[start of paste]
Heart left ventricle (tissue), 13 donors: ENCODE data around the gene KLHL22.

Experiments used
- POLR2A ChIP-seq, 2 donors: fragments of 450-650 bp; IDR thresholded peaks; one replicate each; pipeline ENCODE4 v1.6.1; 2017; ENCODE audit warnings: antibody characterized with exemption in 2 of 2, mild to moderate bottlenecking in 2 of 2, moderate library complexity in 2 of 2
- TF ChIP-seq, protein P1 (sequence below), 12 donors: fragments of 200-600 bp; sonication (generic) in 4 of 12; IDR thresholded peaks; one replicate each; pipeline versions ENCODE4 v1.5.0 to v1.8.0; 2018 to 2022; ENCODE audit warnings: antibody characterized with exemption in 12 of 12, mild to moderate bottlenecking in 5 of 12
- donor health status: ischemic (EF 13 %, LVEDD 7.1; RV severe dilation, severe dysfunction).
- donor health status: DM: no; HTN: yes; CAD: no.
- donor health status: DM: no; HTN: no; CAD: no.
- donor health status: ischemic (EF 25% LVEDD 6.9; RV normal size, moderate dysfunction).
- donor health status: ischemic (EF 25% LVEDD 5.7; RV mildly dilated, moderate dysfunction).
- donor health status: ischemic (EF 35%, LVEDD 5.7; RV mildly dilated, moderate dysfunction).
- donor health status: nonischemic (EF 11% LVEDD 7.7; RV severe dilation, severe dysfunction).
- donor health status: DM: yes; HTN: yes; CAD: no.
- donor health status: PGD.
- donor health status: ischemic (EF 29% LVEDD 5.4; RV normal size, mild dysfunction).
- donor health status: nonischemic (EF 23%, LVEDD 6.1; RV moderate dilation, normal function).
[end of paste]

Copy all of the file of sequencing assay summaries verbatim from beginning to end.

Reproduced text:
Heart left ventricle (tissue), 13 donors: ENCODE data around the gene KLHL22.

Experiments used
- POLR2A ChIP-seq, 2 donors: fragments of 450-650 bp; IDR thresholded peaks; one replicate each; pipeline ENCODE4 v1.6.1; 2017; ENCODE audit warnings: antibody characterized with exemption in 2 of 2, mild to moderate bottlenecking in 2 of 2, moderate library complexity in 2 of 2
- TF ChIP-seq, protein P1 (sequence below), 12 donors: fragments of 200-600 bp; sonication (generic) in 4 of 12; IDR thresholded peaks; one replicate each; pipeline versions ENCODE4 v1.5.0 to v1.8.0; 2018 to 2022; ENCODE audit warnings: antibody characterized with exemption in 12 of 12, mild to moderate bottlenecking in 5 of 12
- donor health status: ischemic (EF 13 %, LVEDD 7.1; RV severe dilation, severe dysfunction).
- donor health status: DM: no; HTN: yes; CAD: no.
- donor health status: DM: no; HTN: no; CAD: no.
- donor health status: ischemic (EF 25% LVEDD 6.9; RV normal size, moderate dysfunction).
- donor health status: ischemic (EF 25% LVEDD 5.7; RV mildly dilated, moderate dysfunction).
- donor health status: ischemic (EF 35%, LVEDD 5.7; RV mildly dilated, moderate dysfunction).
- donor health status: nonischemic (EF 11% LVEDD 7.7; RV severe dilation, severe dysfunction).
- donor health status: DM: yes; HTN: yes; CAD: no.
- donor health status: PGD.
- donor health status: ischemic (EF 29% LVEDD 5.4; RV normal size, mild dysfunction).
- donor health status: nonischemic (EF 23%, LVEDD 6.1; RV moderate dilation, normal function).